RG 10.14_RG 09.05 10/28/14 3:33 PM Page 20

LEGAL IMPLICATIONS OF DRONES continued from page 19 determining whether expectations of privacy are legitimate, it does not complete the analysis. Trespass law extends to all instances of intrusion onto private property, whether the exercise of the right to exclude from property supports a legitimate privacy interest or not. In the case of open fields, the general rights of property protected by the common law of trespass have little or no relevance to the applicability of the Fourth Amendment and the reasonable expectation of privacy (the “Open Fields Doctrine”22).23 Searches conducted through the use of airspace have traditionally been considered in the context of the Open Fields Doctrine and the reasonable expectation of privacy test. In Dow Chemical Co. v. U.S., the EPA flew over a manufacturing site at 1,200 feet to view the inside of a manufacturing plant.24 The Supreme Court said that this was a permissible search because there was no reasonable expectation that planes flying over the site could not see into the site. The Court reasoned that the open areas of the facility are not like the “curtilage”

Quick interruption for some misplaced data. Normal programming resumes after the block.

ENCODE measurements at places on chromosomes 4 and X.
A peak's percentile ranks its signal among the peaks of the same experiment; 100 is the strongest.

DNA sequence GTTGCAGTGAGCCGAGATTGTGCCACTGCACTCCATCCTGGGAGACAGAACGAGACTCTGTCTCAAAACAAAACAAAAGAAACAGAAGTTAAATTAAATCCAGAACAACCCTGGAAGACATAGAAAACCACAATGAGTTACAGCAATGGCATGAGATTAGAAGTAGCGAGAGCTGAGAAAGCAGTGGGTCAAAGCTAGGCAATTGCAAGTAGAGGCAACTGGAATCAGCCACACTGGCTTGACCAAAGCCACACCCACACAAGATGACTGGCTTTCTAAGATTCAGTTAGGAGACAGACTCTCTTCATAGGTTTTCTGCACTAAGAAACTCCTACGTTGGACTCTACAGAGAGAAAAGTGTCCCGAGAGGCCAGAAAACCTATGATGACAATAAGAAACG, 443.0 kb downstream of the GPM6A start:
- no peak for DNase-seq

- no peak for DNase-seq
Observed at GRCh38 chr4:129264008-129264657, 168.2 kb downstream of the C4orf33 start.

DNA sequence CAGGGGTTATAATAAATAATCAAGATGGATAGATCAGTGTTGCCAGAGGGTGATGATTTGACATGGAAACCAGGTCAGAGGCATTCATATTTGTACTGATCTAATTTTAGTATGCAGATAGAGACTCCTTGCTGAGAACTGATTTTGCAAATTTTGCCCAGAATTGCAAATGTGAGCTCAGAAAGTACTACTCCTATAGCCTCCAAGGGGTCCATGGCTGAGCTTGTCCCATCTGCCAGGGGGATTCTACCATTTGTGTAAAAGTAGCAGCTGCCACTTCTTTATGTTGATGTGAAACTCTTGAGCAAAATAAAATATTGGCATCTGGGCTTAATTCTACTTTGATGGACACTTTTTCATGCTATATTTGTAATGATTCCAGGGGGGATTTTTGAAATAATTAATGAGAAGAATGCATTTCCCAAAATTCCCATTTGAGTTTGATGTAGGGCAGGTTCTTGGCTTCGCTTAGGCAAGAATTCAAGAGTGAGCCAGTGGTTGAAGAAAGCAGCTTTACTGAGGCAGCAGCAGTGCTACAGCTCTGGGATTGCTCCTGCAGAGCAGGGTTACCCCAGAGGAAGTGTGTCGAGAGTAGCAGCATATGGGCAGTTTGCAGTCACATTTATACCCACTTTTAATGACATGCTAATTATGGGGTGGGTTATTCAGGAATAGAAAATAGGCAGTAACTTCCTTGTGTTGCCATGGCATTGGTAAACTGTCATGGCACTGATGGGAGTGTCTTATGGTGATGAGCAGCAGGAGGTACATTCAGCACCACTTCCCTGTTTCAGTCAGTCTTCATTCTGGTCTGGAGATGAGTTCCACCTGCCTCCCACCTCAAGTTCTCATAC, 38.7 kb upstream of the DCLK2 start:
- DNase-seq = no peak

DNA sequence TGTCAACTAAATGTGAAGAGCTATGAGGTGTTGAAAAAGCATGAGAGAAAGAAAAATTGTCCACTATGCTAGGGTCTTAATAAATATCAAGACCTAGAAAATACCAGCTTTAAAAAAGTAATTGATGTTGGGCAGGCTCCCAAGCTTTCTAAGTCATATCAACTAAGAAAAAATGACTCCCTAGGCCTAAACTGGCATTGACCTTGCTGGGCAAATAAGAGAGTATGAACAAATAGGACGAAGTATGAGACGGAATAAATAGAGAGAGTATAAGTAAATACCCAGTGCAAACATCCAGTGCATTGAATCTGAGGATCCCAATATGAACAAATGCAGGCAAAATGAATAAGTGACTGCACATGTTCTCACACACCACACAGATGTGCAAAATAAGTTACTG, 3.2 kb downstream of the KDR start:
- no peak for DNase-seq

of a dwelling for purposes of aerial surveillance.25 The site was more like an open field; therefore, taking photographs from the navigable airspace is not a search prohibited by the Fourth Amendment.26 Similarly, the Supreme Court in Florida v. Riley held that there was no unconstitutional search when the police used a helicopter to fly 400 feet over a person’s home because there was no reasonable expectation that marijuana plants were protected from being observed by the naked eye at an altitude of 400 feet.27 The Court reasoned that since commercial flight is routine, and helicopters are not bound by the aerial limits of other aircraft in Florida, that it was reasonable to expect a helicopter to fly over a home at this altitude.28 In this case, the only visible marijuana plants were located in a barn, 10 to 20 feet from the private property owner’s home, under a roof that had a small gap.29 The Court said that even though measures were taken to conceal the plants, a small gap in the roof was enough to eliminate a reasonable expecta-